Ivan Fallon: UK government should cut the strings and sell its stake in RBS
The ravages of Fred “the Shred” Goodwin, the disgraced former chief executive of Royal Bank of Scotland, still live on, and probably always will. As RBS prepares to unveil another whacking great loss on Friday of about £6 billion (Dh27.38bn), taking the total so far since the 2008-09 financial crisis to £55bn, the UK government has abandoned any lingering hopes of getting its £45.5bn of state aid back. The total value of the bank today stands at £30.4bn, making the Treasury’s 72 per cent worth about £22bn.
Despite the sharp rise in its share price on Monday following the EU compromise agreement to let it keep Williams & Glyn, there is no prospect of it eliminating that gap.
This does not even begin to tell the full story of the value destruction wrought by Mr Goodwin’s ambition to make RBS the biggest bank in the world – which he achieved, in balance sheet terms at least, before the crash. RBS shares were trading on Tuesday morning at 257p. Their peak in 2007 was over 6,000p. Every time the City thinks it might be through the worst, some dark dealing creeps out of past to haunt it, the latest being a further $3.8bn cost of settling various investigations by US authorities.
Contrast that with Lloyds Banking Group, bailed out (although it didn’t actually need it) on the same fateful day in 2008. On Friday, it is expected to announce a profit of about £2.4bn for last year, after further write-offs and impairments. Its actual underlying profit, the level it should be running at once it is finally shot of the payment-protection insurance scandal, which has cost it £15bn so far, is at least £6bn and nearer to £8bn. Today its market value is £47.7bn, making it Europe’s biggest bank after HSBC. And the government has successfully sold down its 42.5 per cent stake – it still has a nominal 5 per cent – at a small profit. On the face of it, that’s not a bad story. Unfortunately, while the UK taxpayer has got his money back, long-term Lloyds shareholders have not been so fortunate. Lloyds, as a stand-alone bank, was forced by the government to take £7bn in 2008, which it didn’t need or even want. However, it was also heavily leant on to bail out HBOS, the old Halifax/Bank of Scotland combination now happily consigned to history. If Lloyds had not stepped in, the British banking system would probably have gone into financial meltdown, the consequences of which we would still be feeling today. But poor Lloyds shareholders have had to bear the burden of HBOS’s £45bn of writeoffs and losses since, which only a bank as well-managed and sound as Lloyds could have survived.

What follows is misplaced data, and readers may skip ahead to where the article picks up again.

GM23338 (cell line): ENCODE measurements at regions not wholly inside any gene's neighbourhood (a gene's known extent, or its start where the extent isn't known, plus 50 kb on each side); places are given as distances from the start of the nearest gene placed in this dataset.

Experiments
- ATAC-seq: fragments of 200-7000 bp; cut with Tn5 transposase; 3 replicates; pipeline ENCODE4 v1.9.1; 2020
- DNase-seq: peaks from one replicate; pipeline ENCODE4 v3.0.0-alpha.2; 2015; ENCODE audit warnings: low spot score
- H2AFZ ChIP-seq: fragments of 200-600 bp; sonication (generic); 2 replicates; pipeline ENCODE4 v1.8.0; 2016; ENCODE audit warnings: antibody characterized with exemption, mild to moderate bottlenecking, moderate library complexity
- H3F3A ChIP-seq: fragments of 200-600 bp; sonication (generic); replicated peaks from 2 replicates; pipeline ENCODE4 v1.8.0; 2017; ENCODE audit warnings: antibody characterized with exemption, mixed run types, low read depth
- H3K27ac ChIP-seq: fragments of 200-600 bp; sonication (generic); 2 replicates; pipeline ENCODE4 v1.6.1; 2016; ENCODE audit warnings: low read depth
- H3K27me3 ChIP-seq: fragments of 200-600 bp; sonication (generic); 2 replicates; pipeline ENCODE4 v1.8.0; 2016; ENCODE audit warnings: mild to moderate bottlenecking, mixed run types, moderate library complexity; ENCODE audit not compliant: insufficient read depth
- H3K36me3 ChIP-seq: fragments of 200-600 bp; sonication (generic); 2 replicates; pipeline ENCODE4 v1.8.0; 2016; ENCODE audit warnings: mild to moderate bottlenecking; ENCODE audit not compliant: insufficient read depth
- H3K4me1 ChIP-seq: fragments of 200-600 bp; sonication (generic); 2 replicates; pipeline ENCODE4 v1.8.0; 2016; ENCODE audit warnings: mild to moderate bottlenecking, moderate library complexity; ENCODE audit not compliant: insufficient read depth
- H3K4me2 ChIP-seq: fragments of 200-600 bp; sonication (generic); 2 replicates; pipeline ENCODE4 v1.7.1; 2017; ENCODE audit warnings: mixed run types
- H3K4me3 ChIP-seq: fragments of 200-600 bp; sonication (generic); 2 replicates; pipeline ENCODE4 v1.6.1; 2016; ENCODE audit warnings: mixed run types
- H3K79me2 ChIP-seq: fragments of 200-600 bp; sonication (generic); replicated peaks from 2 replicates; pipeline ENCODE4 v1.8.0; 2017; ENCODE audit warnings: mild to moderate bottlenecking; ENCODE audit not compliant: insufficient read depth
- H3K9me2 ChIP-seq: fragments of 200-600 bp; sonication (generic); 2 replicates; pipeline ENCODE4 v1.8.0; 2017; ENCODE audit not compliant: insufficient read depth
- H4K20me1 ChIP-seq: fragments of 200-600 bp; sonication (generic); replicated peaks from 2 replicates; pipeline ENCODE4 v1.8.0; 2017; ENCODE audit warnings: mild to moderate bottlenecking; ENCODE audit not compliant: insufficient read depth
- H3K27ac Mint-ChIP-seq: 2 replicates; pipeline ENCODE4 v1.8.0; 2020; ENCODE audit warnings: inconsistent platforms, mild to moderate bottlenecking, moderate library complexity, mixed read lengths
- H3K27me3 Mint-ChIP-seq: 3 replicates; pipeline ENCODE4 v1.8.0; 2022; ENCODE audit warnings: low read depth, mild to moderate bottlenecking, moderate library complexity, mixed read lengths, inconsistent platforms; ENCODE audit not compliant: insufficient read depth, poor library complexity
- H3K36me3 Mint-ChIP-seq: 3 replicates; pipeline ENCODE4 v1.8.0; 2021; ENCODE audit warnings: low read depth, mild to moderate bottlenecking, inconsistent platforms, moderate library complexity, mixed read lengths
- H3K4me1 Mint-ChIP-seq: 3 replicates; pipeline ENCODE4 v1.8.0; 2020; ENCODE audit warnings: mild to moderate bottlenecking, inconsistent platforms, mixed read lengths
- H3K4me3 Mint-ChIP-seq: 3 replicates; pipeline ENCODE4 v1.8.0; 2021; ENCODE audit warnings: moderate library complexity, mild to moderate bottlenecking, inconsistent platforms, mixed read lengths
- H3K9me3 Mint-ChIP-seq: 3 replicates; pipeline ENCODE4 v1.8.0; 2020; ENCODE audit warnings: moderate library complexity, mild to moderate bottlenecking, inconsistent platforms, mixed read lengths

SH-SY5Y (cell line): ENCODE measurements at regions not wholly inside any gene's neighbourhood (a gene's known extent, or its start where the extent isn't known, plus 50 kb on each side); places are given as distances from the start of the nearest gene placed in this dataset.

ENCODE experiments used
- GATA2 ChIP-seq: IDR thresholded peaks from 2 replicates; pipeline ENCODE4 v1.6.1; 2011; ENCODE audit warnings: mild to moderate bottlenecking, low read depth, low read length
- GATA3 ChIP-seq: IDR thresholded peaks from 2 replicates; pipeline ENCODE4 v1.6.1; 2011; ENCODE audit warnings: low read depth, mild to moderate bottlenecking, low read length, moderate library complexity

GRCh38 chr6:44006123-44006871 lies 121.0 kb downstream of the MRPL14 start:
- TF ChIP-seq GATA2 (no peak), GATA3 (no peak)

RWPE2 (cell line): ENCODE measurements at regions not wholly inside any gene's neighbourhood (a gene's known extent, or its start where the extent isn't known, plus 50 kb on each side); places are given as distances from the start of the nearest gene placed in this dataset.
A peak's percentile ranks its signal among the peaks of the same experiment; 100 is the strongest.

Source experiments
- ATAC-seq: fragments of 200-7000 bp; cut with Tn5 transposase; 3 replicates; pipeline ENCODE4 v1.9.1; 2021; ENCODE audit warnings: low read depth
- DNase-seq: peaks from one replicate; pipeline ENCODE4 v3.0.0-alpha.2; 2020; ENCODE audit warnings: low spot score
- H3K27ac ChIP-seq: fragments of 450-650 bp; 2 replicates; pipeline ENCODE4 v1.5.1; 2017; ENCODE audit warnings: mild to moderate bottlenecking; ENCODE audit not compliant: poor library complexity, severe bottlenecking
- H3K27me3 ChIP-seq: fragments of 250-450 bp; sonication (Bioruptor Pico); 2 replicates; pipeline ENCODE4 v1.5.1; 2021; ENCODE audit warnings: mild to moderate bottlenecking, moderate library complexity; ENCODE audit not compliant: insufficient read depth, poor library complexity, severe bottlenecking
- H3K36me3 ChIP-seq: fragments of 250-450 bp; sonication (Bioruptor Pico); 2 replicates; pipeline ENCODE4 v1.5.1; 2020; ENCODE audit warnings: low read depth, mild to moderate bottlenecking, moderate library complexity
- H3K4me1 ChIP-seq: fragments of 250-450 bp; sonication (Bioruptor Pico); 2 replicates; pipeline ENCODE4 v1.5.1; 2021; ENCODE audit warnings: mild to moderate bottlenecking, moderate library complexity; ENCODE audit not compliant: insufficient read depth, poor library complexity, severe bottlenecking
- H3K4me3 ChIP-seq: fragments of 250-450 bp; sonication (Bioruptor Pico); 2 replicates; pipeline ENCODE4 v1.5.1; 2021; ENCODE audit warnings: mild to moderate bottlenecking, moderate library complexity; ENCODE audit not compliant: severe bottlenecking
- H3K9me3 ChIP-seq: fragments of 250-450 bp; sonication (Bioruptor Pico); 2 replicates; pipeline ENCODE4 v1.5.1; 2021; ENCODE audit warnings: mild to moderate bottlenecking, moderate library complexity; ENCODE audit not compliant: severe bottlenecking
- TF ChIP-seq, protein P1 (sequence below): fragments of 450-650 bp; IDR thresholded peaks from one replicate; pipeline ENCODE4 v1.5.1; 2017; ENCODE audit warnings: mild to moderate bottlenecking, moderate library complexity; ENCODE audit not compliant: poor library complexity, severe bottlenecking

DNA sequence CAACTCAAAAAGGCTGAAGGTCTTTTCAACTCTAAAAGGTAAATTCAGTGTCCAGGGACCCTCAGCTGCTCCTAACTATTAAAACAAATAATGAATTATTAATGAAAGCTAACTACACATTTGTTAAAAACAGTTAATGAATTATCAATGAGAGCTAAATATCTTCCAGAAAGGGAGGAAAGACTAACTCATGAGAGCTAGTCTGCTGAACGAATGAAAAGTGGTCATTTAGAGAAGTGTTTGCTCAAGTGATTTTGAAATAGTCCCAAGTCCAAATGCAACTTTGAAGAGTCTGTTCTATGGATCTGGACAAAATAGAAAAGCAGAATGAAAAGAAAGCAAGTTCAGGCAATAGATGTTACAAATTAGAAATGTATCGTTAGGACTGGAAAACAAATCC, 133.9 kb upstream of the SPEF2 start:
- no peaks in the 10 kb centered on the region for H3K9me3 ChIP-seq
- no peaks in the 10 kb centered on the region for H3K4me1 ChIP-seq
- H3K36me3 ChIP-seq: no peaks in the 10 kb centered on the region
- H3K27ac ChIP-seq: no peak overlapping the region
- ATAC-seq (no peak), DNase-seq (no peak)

Some historical data to complete the picture: in April 1989, the shares of Lloyds hit an all-time peak of 525p, valuing the bank at £42bn, making it the biggest bank in the world by market value (Wells Fargo, which claims that title today, is worth $291bn, but back in 1989 it was a minnow, best known for its western stage coaches and bank robberies). The UK government invested in Lloyds at 80p a share, an 8 per cent discount on the market price. Subsequent injections of state money took its average price down to 63p. By March 2009 the shares were at 18p. Since then they have been near 90p and today they are 66p. Just to complete the picture: on June 23, Brexit voting day, the shares of Lloyds Banking Group (as it is now) closed at 72p. The next day they closed at 57p.
So depending on when they jumped on, Lloyds’ shareholders have had quite a roller-coaster ride. Unfortunately, for many years its yield, which often touched 7 per cent, twice that of other banks, made it the great widows and orphans’ stock. Many of those shareholders are still there.
As far as Lloyds is concerned, the long saga of having HM Government as its biggest shareholder is drawing to an end, with honours even.
At RBS honours will never be even. But it is also time to pull down the curtain on this one, sooner rather than later. After a decade of losses, the bank’s chief executive, Ross McEwan, this week signalled a return to profit in 2018. “In the next two years you’re going to see a great bank emerge out of this and I think the public in the UK will be very pleased with it,” he told the Financial Times.
That’s the time for the government to bite the bullet and sell the lot, a massive privatisation along the lines of Mrs Thatcher’s innovative privatisations of BT and British Gas when everyone in the country was invited to participate.
That should make Theresa May, the prime minister, very popular.
Ivan Fallon is a former business editor of The Sunday Times and the author of Black Horse Ride: The Inside Story of Lloyds and the Financial Crisis.
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